Some adjustments need to be made to the short term prognosis and it never hurts to update the prospects for MLK weekend.
1. Update on new snow through Wednesday morning
Friday's post included a prediction of 1-2 feet of snow for the mountain in the period beginning Sunday Night and ending Wednesday morning. I had envisioned that 3-6 inches would fall from the system which will approach the region Sunday Night and exit Monday. Indications are that this system is both stronger and is also tracking farther inland which has ramifications on temperatures in critical lowest layers of the atmosphere. I looked at this situation closely this morning and it appears as if precipitation arrives early Monday morning with precipitation type, at least initially, highly sensitive to elevation. Valley locations in Vermont may see very little snow out of this, maybe just a few wet flakes. Areas above 2,000 and especially 2,500 feet may fair significantly better with a few inches of wet snow falling before precipitation changes to rain or tapers off later Monday. With virtually no base at MRG's base, the debate over a few inches of wet snow at 2,500 feet is irrelevant; furthermore, the colder weather Monday evening combined with the instability will be enough to bring new snow to the entire mountain Monday Night, Tuesday and Tuesday night. This brings us to the second part of the adjustment which involves the impulse rotating into the newly formed trough trough Tuesday. Indications are that the best dynamics with this moisture-starved system will be south of the region, over Pennsylvania and Maryland, as opposed to Vermont. We will still see some much needed new snow here just not as much. My guess now is 6-14 inches in the period between Monday and Wednesday morning with the big range accounting for the elevation sensitive snow.
2. MLK Weekend Update
We are starting to get a better resolution on the period beginning Friday the 12th to Monday the 15th. There remain plenty of question marks and a big range of possibilities. I had mentioned that the American Model was indicating a meridional and almost perfectly "symmetrical" solution placing all the cold air and snow in the West while allowing for a push of very mild weather in the eastern quarter of the United States. Not surprisingly, the model has trended away from that scenario, showing a very important trough split in the West and thus allowing cold weather to stay much closer and possibly stay mostly entrenched across northern New England. This above-mentioned idea seems to in fact represent a loose model consensus although plenty of slight but very consequential adjustments are sure to occur. This "loose consensus" would be to allow for a push of milder weather Friday and Saturday, enough to get northern Vermont back into the 40's during the day time. Colder weather would subsequently make a push back into New England Sunday as the "broken" piece of the trough knocks down part of the newly established eastern ridge. The more potent part of the trough trough would then push east Sunday and Monday in the El Nino-fueled southern branch of the jet stream. This system as it approaches would bring the threat of snow or ice to the region possibly as early as Sunday but most likely Monday. I am actually fairly confident in the basic premise here but the very important details are entirely up for grabs. The first "broken" piece of the trough must beat back the eastern ridge significantly. If it does so successfully, more successfully then currently progged, then significant amounts of new snow become possible in the late part of the holiday weekend. If the above does not occur we will be in big trouble again.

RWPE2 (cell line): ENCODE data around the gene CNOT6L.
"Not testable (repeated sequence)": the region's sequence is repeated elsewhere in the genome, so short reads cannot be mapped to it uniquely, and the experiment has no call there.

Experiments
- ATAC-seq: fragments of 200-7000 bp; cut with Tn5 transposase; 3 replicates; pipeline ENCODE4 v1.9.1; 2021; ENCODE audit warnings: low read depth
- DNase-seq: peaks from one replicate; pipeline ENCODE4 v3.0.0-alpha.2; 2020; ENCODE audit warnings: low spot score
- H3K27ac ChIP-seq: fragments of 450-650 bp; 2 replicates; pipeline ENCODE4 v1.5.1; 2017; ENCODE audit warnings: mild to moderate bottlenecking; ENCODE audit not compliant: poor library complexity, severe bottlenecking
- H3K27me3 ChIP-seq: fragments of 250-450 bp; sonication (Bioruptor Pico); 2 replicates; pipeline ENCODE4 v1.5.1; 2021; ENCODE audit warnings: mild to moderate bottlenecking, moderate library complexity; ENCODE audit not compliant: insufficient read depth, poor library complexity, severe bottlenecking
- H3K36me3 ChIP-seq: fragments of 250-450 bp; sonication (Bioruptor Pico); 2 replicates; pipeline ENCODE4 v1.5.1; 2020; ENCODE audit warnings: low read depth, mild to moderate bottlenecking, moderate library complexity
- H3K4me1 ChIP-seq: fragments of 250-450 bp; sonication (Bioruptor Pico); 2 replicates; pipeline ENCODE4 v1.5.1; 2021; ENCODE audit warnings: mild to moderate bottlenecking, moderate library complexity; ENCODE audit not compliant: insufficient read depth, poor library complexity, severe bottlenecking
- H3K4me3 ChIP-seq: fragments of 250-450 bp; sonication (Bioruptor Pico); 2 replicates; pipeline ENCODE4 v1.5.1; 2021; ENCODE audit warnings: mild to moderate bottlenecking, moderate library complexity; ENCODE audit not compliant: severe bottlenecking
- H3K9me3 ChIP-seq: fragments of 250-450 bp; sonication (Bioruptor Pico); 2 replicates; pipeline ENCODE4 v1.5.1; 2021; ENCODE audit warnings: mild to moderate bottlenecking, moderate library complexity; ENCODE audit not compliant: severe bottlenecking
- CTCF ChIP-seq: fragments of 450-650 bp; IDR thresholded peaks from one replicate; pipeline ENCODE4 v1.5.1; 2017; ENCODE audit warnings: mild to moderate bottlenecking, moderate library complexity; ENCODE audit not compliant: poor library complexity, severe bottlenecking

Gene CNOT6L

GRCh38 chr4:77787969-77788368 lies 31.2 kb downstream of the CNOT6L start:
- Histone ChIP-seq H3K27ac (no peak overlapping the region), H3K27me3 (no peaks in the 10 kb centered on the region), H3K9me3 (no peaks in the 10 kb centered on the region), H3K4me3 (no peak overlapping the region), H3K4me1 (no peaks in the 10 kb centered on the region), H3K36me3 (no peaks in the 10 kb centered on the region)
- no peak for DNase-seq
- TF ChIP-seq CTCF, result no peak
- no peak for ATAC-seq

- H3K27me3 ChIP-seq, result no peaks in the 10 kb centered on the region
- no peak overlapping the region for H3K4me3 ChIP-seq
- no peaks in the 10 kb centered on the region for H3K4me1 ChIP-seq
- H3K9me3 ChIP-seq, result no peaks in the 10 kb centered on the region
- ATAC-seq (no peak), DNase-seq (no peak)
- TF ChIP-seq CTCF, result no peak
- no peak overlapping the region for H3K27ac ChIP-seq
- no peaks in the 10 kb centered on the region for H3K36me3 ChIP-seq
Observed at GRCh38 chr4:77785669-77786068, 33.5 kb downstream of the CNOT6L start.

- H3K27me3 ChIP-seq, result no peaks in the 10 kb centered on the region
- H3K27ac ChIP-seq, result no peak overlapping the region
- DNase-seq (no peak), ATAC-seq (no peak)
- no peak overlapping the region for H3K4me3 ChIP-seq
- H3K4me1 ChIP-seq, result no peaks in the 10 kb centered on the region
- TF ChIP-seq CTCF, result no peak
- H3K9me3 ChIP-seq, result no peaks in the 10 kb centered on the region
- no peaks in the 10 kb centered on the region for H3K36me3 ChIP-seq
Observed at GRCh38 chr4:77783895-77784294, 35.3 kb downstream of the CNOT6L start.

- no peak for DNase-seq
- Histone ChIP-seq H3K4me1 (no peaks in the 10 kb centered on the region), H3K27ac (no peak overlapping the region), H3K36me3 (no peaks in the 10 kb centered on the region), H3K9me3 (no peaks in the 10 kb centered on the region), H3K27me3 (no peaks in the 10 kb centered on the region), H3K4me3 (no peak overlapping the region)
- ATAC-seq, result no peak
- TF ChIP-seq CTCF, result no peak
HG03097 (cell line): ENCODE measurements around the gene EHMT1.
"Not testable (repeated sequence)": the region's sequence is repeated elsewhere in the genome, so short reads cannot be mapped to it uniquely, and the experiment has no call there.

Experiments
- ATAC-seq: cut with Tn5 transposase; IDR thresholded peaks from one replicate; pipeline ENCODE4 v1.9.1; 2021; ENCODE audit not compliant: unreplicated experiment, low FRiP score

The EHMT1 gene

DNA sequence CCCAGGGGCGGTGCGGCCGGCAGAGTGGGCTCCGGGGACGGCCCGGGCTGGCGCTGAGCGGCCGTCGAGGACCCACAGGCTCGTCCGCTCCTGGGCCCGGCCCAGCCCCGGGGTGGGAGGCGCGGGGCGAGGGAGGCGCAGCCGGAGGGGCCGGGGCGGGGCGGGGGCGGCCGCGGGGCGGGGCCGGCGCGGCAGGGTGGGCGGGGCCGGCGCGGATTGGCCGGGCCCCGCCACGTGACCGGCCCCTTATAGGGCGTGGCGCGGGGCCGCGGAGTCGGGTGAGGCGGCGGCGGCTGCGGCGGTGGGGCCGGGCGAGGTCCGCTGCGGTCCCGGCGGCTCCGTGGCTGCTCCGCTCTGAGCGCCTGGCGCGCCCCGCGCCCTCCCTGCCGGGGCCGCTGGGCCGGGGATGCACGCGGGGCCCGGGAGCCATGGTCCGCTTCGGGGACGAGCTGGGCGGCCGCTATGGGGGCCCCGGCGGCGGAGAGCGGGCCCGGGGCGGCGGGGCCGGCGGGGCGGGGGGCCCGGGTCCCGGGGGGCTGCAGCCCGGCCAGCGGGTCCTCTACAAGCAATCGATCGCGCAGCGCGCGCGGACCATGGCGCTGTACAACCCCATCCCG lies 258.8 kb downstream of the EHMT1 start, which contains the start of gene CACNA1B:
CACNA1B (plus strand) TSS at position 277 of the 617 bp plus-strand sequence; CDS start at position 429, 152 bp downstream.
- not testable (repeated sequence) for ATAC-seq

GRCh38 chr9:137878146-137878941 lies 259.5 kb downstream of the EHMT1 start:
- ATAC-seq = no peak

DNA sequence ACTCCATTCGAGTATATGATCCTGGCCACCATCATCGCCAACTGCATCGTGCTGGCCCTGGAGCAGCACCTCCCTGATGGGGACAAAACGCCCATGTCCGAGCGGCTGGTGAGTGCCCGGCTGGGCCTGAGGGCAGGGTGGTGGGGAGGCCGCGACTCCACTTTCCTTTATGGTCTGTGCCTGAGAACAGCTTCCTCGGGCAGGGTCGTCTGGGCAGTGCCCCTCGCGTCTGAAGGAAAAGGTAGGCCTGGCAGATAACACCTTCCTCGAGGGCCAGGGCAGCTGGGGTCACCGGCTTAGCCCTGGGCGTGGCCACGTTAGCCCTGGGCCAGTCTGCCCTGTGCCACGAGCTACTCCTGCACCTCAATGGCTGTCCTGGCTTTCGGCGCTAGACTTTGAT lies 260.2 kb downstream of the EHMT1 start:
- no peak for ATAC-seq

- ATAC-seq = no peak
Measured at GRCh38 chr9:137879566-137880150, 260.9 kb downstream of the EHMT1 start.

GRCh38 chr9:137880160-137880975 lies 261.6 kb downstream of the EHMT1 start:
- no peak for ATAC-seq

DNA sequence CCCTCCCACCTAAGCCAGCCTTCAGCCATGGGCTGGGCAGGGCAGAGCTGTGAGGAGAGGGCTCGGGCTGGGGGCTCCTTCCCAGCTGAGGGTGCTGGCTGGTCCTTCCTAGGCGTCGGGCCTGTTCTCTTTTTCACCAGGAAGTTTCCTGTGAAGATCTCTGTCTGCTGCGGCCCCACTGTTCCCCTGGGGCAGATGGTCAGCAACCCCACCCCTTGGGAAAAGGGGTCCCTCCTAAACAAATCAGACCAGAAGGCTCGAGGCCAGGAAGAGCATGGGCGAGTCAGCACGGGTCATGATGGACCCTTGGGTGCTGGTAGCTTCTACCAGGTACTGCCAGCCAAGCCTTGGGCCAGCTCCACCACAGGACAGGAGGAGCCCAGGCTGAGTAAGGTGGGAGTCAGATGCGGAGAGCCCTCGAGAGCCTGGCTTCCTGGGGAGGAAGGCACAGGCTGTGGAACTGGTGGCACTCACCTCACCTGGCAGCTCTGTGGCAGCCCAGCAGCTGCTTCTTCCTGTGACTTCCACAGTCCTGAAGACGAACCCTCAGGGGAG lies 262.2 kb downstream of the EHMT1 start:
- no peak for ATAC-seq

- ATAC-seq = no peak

Still encouraged about what I see following the holiday weekend and I can touch on that more with Tuesday's update.